History of the Human Sciences 23 (4):68-91 (2010)

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Abstract
History of science is, we are told, an important subject for study. Its rise in recent years to become a ‘stand alone’ discipline has been mirrored by an expansion of popular history of science texts available in bookstores. Given this, it is perhaps surprising that little attention has been given to how history of science is written. This article attempts to do that through constructing a typology of histories of science based upon a consideration of audiences who read these texts and writers who construct them. It identifies four ideal types of history of science which describe the opposite poles of two continua running from exoteric to esoteric. The article also examines the content of a sample of history of science texts and finds that often these texts, whether esoteric or exoteric, provide only a chronology of events (often incredibly detailed), avoiding discussion or even mention of wider social, economic and political contexts. Such histories serve to reinforce a ‘standard’ account of science as ‘separate’ from the rest of society, an account that is at odds with almost all contemporary sociology of science and science and technology studies. This prompts the question: why should I read histories of science?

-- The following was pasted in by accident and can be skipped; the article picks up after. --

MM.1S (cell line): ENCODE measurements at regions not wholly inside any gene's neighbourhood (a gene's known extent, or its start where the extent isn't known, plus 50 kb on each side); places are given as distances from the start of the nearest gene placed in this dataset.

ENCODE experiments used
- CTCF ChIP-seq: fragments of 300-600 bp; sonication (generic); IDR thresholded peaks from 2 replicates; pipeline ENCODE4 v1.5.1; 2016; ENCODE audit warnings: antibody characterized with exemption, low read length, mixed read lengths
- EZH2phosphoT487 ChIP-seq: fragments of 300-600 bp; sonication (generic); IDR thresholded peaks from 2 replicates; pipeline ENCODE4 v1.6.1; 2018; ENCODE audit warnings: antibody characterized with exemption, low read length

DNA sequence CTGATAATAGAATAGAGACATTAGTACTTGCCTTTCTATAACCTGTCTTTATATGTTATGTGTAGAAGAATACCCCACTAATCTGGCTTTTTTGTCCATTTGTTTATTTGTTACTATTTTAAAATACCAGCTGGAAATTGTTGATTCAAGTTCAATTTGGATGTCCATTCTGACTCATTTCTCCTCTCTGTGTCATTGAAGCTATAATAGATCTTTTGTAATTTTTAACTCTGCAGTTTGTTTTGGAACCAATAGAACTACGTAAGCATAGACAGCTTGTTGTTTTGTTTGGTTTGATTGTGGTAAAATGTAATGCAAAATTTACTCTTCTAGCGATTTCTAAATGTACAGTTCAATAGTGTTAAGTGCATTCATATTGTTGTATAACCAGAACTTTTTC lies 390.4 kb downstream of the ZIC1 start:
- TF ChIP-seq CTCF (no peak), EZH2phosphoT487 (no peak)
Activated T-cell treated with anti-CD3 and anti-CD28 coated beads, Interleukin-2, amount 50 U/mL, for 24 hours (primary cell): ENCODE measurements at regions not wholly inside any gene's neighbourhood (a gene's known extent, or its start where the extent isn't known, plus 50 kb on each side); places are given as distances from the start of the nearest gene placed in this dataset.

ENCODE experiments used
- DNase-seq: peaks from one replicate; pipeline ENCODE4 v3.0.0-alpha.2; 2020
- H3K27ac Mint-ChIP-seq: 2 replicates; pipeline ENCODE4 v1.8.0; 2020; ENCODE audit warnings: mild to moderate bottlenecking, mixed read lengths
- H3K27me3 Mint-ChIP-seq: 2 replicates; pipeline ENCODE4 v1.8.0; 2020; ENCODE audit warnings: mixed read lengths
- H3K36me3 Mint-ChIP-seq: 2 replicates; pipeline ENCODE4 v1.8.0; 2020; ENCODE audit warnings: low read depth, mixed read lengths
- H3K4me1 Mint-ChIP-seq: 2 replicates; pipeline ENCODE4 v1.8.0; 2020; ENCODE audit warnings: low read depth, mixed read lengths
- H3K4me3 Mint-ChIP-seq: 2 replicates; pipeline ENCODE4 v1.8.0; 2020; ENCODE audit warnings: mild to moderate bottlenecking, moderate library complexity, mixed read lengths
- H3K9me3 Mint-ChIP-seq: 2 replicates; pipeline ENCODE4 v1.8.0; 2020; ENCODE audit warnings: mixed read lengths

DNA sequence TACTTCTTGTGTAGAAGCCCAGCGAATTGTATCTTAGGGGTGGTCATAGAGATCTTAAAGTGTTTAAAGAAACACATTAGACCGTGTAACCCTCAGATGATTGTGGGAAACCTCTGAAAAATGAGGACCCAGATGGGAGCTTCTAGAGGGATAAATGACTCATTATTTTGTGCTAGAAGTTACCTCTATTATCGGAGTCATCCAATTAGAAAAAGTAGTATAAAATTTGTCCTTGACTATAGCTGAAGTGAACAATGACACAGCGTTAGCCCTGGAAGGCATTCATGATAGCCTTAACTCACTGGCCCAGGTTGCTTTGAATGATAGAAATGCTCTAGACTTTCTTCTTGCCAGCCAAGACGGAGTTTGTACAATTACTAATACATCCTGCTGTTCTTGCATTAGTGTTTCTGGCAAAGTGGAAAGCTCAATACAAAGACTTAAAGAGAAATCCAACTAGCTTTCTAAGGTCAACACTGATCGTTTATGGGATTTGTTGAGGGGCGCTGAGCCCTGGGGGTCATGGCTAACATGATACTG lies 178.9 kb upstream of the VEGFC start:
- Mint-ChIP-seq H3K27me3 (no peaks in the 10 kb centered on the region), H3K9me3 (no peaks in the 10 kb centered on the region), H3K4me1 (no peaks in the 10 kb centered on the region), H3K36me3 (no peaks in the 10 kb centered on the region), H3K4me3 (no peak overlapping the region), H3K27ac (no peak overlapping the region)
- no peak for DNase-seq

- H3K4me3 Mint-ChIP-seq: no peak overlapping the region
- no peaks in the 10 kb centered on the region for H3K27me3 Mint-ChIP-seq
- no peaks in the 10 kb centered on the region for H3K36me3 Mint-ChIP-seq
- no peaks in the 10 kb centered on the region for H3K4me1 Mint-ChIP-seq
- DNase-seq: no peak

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DOI 10.1177/0952695110372022
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References found in this work BETA

Truth and Method.H. G. Gadamer - 1975 - Journal of Aesthetics and Art Criticism 36 (4):487-490.
Genesis and Development of a Scientific Fact.Ludwik Fleck - 1979 - University of Chicago Press.
Image and Logic: A Material Culture of Microphysics.Peter Galison (ed.) - 1997 - University of Chicago Press: Chicago.

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History of Science for its Own Sake?Steve Fuller - 2010 - History of the Human Sciences 23 (4):95-99.

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